Anita Angelovska Bezhoska: Shaping payments innovation

Speech by Ms Anita Angelovska Bezhoska, Governor of the National Bank of the Republic of North Macedonia, at the 15th Conference on Payments and Market Infrastructures, Ohrid, 29-30 June 2023. 

The views expressed in this speech are those of the speaker and not the view of the BIS.

Central bank speech  | 
30 June 2023
PDF full text
 |  4 pages

Your Excellences, Dear Ms. van Dijk, distinguished speakers,
Ladies and gentlemen, 

It is always a privilege and a pleasure to address you at our traditional Conference on Payments and Market Infrastructures. An event, organized in collaboration with the Dutch central bank, a successful partnership that lasts for fifteen years. Therefore, this year we mark an important anniversary. And I have no doubts that celebrating this occasion, while contemplating on the cutting-edge payment innovations, will be much more memorable in the surrounding of the iconic beauty of Ohrid, a city whose breath- taking architecture speaks of creativity and innovations of past civilizations. As the Dutch writer, a friend of the city of Ohrid said, "In fact, it is worth going from Paris to the Balkans just to see Ohrid. What a magnificent location on that steep hill! And the town, an extraordinary mixture of customs and centuries...".

Creativity or using original ideas to create something new, and innovations, which is introducing new things, are more than ever features of our societies.  The ongoing fast wave of digitalization is having wide-ranging effects on many segments of our lives. It has been transforming public and private services, making them more accessible and convenient to consumers, contributing to higher inclusion. More broadly, it means improving the wellbeing of economies as finance, knowledge and data become more widely available. Particularly rapid are technological innovations in financial services, with the payment industry being at the forefront.

Current and future trends in payments innovations and implications for central banks will be the focal point of my address. Innovations in payments rest on three main pillars (World Bank, 2022). The first one relates to the changes of the links between payments and accounts. For example, for a long time, access to payment services was dependent on access to bank account. The so-called pre-paid concept (e-money) broke the exclusive link between payments and bank accounts. The second pillar rests on the changes in the way payments are processed (payment systems) – we observe proliferation of fast payments, distributed ledger technologies, QR codes, digital IDs etc. And the third pillar relates to the changes in the way consumers interact with payments with growing accumulation of customers data and tools for analysis.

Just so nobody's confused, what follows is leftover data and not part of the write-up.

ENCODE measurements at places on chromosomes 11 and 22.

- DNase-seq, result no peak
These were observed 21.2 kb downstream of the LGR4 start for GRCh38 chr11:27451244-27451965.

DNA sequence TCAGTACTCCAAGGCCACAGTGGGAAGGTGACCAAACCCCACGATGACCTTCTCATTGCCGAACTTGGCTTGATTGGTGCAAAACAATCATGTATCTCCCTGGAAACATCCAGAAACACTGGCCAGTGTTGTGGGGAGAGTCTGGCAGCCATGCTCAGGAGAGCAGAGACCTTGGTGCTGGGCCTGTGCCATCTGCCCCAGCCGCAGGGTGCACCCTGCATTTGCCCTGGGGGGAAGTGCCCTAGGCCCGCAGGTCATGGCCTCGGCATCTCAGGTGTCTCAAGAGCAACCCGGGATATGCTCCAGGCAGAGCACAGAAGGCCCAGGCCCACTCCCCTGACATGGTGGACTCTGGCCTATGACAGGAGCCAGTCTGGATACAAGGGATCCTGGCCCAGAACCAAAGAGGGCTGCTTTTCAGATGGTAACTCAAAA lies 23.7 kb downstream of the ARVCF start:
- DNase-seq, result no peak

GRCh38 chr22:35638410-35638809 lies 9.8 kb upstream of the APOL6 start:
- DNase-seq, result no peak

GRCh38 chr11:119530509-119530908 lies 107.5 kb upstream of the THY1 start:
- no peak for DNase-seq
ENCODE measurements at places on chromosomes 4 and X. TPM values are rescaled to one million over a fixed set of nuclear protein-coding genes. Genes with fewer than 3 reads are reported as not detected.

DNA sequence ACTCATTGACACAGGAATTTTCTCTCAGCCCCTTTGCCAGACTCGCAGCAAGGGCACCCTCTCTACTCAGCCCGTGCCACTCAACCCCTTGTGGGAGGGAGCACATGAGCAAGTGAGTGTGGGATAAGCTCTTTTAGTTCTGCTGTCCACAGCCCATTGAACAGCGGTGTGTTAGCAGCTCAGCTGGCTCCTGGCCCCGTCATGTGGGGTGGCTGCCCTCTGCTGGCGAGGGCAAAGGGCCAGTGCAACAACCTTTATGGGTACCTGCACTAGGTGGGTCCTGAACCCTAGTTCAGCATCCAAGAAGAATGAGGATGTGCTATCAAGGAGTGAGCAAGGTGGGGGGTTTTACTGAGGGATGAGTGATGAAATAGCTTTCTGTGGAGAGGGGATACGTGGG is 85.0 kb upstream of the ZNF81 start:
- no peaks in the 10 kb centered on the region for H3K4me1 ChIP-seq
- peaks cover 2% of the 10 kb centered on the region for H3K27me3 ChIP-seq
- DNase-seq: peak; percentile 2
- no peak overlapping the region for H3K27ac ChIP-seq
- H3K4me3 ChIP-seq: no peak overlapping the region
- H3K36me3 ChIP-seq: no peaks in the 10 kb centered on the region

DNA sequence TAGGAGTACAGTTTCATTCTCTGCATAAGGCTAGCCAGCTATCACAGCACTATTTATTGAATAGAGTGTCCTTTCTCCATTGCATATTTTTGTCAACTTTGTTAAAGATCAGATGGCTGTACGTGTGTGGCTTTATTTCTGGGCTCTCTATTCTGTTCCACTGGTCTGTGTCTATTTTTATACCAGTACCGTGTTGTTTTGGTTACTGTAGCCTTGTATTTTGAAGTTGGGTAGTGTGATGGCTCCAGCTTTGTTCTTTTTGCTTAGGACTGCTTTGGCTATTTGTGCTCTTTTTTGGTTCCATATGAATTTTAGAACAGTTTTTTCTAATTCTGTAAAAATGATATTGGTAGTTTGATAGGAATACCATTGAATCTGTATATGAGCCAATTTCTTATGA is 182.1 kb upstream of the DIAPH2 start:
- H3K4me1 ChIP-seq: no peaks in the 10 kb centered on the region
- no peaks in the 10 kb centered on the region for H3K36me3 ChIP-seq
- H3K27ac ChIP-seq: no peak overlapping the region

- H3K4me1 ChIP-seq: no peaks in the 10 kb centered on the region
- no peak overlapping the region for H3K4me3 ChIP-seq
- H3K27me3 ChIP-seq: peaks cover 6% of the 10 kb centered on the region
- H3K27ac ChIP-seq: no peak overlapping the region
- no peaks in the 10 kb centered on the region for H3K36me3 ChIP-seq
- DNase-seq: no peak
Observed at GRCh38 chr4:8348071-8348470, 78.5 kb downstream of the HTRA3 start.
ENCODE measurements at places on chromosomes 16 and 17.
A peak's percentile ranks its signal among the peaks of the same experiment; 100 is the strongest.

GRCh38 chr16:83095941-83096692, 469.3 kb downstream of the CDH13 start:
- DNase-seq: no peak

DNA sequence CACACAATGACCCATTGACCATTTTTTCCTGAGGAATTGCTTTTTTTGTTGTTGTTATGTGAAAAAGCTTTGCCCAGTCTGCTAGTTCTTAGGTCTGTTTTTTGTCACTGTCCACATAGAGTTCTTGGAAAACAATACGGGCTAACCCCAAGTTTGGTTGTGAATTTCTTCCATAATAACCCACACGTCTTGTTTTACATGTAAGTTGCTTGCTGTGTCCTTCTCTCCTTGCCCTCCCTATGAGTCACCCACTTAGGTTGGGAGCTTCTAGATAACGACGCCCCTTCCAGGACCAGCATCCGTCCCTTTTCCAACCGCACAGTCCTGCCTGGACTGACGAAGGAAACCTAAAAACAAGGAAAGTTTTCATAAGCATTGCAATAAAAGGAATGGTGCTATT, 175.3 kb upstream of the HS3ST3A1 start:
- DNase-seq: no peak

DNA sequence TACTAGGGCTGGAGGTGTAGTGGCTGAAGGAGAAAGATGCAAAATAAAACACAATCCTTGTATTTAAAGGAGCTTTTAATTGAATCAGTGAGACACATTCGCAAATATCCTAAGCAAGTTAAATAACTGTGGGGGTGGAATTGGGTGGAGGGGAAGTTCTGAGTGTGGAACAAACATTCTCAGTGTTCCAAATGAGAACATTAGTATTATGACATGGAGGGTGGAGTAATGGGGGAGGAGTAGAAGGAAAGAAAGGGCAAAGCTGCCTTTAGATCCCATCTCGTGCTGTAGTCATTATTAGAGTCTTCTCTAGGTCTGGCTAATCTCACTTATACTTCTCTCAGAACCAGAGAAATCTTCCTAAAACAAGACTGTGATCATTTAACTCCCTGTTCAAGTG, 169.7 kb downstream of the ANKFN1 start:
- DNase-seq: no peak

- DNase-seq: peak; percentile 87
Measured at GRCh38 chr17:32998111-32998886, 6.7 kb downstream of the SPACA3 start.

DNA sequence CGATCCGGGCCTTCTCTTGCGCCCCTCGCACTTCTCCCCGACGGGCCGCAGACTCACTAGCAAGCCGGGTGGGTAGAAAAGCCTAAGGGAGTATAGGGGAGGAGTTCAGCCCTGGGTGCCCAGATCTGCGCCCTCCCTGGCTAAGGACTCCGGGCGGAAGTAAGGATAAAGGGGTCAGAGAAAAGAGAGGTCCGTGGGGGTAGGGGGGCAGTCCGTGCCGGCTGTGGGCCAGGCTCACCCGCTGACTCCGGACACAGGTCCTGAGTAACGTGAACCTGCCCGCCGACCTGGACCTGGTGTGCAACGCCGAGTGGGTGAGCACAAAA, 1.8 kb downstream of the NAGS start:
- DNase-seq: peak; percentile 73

Innovations along these three pillars are redefining business models of payment providers with far reaching effects on the very structure of the payments market. This means, entrance of non–banking providers, stronger competition, costs reduction and real time payments as a new "must have" feature in payment services. Seems that banks as incumbents have also benefited from competition pressures, modernizing and sophisticating their payment infrastructure. In fact, digitalization of banking is not a new phenomenon. It has been here for more than 30 years, although this last wave is of unprecedented scale. Yet, the market is transforming, which is also visible through the change in the revenues sources of banks. According to McKinsey Global Payments Report, payments revenues of banks are declining, as standardization, technology and regulatory pressure for open banking allows for new entrants and pressures on profit margins.